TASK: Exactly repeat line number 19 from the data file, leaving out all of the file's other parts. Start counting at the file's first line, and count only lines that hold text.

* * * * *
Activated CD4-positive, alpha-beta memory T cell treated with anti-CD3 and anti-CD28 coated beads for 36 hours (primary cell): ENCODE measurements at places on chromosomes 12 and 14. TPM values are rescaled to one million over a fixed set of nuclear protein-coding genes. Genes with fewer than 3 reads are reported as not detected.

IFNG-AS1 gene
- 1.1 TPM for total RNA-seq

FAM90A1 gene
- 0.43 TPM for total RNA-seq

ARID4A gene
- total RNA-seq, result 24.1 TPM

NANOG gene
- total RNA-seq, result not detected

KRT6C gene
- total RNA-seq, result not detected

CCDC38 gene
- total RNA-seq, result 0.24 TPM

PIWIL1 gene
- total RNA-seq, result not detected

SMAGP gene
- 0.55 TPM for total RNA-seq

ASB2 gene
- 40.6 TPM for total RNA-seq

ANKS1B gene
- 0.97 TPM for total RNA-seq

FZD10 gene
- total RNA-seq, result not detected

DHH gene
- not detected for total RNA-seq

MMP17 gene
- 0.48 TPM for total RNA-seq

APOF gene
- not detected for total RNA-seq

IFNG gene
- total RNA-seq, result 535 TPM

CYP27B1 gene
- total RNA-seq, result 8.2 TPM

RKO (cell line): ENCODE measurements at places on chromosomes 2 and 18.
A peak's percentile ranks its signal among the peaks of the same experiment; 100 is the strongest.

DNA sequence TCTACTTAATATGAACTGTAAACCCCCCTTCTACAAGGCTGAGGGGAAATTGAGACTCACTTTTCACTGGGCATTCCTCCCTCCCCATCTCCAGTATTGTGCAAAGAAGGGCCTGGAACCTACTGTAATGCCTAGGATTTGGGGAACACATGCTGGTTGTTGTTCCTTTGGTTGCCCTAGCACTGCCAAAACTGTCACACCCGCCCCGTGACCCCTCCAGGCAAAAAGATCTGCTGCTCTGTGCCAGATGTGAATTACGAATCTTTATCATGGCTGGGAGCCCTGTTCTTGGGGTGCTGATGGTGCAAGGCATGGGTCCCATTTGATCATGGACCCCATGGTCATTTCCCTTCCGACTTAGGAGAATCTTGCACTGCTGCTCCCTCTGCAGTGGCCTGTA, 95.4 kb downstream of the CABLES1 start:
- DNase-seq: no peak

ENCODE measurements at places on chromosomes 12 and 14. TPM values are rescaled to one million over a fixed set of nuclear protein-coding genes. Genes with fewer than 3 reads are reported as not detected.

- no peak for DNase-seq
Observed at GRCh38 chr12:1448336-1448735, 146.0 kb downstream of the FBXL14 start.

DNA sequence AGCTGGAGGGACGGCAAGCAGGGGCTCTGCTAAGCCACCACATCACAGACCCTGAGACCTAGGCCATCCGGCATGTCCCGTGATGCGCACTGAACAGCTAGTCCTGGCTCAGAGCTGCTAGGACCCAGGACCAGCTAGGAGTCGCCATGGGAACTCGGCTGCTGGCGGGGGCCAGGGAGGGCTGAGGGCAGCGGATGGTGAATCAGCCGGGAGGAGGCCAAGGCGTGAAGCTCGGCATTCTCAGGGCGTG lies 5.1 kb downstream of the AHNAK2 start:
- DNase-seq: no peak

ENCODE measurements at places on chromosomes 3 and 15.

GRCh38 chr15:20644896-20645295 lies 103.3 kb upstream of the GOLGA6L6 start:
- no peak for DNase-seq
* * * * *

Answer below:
- 40.6 TPM for total RNA-seq